It’s that time again: Commencement! All your years of hard work have finally paid off, and a diploma will soon be in hand (at least the commencement ceremony will provide you with the idea of the diploma while the real one will take a couple of months to be mailed to you). Incidentally, what do you know about the commencements of yesteryear?
The modern day commencement address and speaker were introduced to Indiana University in 1892, when student presentations had been whittled down to a few orations and poems delivered two days before the actual commencement ceremony took place.
With over 10,000 undergraduates eligible to graduate this May, the size contrast to IU’s class of 1912 is rather startling:
December 1942 marked the first time a winter commencement took place, with 580 graduates.
On December 7, 1941, the United States officially entered into WWII after the bombing of Pearl Harbor. The Indiana Daily Student (IDS) of December 20, 1942 addressed the many changes that Indiana University underwent in 1941, including the inauguration of the “speed it up” program.
The IDS reported: “New military units for university students, the establishment of a training school for both men and women in the Navy and a war-adjusting curriculum within a year made life on campus quite different for the students who had entered school when America was still saying ‘if,’ instead of ‘when we get into the war.’”
There was also a Spring commencement that year:
The university stopped conducting December commencement ceremonies after December 1944. Intermittent February commencement ceremonies took place until 1954, when Indiana University went back to a single commencement ceremony at the end of the academic year.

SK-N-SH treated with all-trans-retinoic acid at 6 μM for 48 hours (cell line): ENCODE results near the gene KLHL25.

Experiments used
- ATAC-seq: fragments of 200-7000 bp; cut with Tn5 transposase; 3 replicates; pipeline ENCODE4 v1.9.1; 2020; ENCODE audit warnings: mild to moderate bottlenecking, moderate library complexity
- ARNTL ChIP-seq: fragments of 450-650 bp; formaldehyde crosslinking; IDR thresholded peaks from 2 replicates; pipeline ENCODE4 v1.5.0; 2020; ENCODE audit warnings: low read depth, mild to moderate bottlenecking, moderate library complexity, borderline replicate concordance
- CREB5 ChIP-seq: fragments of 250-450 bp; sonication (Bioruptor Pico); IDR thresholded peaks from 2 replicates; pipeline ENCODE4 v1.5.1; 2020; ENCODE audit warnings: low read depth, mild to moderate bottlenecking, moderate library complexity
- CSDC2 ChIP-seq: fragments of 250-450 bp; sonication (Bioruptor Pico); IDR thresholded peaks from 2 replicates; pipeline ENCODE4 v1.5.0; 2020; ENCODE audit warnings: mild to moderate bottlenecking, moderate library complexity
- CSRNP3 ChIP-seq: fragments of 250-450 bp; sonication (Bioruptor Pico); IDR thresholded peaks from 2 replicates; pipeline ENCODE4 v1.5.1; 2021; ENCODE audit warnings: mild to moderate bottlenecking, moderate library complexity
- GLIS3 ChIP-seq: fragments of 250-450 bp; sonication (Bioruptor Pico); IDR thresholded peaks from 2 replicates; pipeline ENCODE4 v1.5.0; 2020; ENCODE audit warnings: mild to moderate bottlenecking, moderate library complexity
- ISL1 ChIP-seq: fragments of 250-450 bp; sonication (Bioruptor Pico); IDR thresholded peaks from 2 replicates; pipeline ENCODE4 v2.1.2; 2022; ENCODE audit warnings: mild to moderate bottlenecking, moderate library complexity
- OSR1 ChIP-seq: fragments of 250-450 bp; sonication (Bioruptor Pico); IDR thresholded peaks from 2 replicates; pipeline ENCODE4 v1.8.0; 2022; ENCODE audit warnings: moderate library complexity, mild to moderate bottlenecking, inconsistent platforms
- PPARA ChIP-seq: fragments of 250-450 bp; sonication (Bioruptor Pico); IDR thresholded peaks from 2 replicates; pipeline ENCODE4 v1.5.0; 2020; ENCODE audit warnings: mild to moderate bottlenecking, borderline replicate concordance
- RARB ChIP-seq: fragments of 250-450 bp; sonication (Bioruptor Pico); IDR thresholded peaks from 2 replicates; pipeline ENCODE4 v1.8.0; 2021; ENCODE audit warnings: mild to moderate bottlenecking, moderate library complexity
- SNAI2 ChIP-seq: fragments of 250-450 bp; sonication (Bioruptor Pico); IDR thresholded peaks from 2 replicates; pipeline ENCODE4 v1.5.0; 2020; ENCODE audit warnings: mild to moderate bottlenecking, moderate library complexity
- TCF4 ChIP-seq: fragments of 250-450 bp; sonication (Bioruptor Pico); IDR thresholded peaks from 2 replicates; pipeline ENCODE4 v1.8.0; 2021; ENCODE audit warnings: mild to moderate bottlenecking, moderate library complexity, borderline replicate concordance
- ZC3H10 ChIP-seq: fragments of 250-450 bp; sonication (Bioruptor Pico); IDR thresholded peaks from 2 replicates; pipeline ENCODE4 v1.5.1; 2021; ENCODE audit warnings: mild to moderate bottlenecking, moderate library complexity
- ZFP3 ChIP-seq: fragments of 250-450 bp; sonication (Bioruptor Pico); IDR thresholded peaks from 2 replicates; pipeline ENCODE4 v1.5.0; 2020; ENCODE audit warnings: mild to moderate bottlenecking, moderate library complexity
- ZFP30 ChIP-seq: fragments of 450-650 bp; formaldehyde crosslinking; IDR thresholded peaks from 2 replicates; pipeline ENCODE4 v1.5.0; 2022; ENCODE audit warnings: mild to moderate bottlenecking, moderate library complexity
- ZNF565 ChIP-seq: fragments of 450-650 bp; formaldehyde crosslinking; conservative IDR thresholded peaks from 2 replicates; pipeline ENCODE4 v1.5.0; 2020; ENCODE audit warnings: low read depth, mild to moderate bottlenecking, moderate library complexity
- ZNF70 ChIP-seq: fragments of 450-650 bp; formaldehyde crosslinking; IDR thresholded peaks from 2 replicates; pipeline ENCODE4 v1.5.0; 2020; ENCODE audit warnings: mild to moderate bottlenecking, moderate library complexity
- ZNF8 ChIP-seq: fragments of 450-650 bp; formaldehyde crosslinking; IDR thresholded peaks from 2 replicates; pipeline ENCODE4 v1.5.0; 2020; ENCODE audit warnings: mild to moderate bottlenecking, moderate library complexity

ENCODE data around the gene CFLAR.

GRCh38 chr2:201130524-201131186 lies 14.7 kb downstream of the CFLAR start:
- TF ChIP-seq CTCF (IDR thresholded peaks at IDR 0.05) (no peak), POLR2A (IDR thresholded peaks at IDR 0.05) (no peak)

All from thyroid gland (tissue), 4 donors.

Due to an increasing number of college students, May 1980 was the first time the university conducted two spring commencements, one in the morning, and one in the afternoon on the same day. In 1984, commencement was separated into three ceremonies, spanning two days. In 1988, the university conducted the first outdoor commencement ceremony in 17 years, allowing for a single ceremony for all graduates that year.
In 1989, a resurging interest in winter commencement led to winter graduates being given a reception in their honor.
A newspaper clipping from January 1989 reported:
“About 1400 students graduating in December 1989 might have a commencement if a university committee discovers enough interest. The University hasn’t conducted winter commencements since World War II, when many soldiers couldn’t attend Spring ceremonies. Currently, December graduates may attend commencement in the Spring before or after their actual graduation date.”
A November 1989 clipping stated:
“December grads will have reception in their honor on December 9 in the Musical Arts Center. Kenneth Gros Louis, University vice president and Indiana University Bloomington chancellor, said about 20 percent of IU grads finish their coursework in December.”
In 1994, the university replaced the December graduates’ reception/luncheon with ceremonies in the graduates’ individual schools. It was then noted that a mid-year commencement could be added in the future if the number of December graduates continued to increase. Finally, 1997 saw the first reinstatement of midyear graduation since 1944, and a winter commencement was held on December 22, 1997.
In 2010, for the first time, Indiana University implemented separate commencement ceremonies for undergraduates and graduate students.
A November 2009 press release stated:
“Moving to a separate ceremony for graduate students will allow more time to focus on their distinct achievements and observe the academic tradition of hooding Ph. D and doctoral candidates. Likewise, the undergraduate ceremonies … will focus exclusively on the undergraduate experience and include new emphasis on undergraduate achievement, including the addition of undergraduate voices to the official program.”
And congratulations, grads!
And just because I have to get this in: Did you know that Teddy Roosevelt spoke at IU during spring commencement in 1918?
- Theodore “Teddy” Roosevelt at left, and William Lowe Bryan at podium.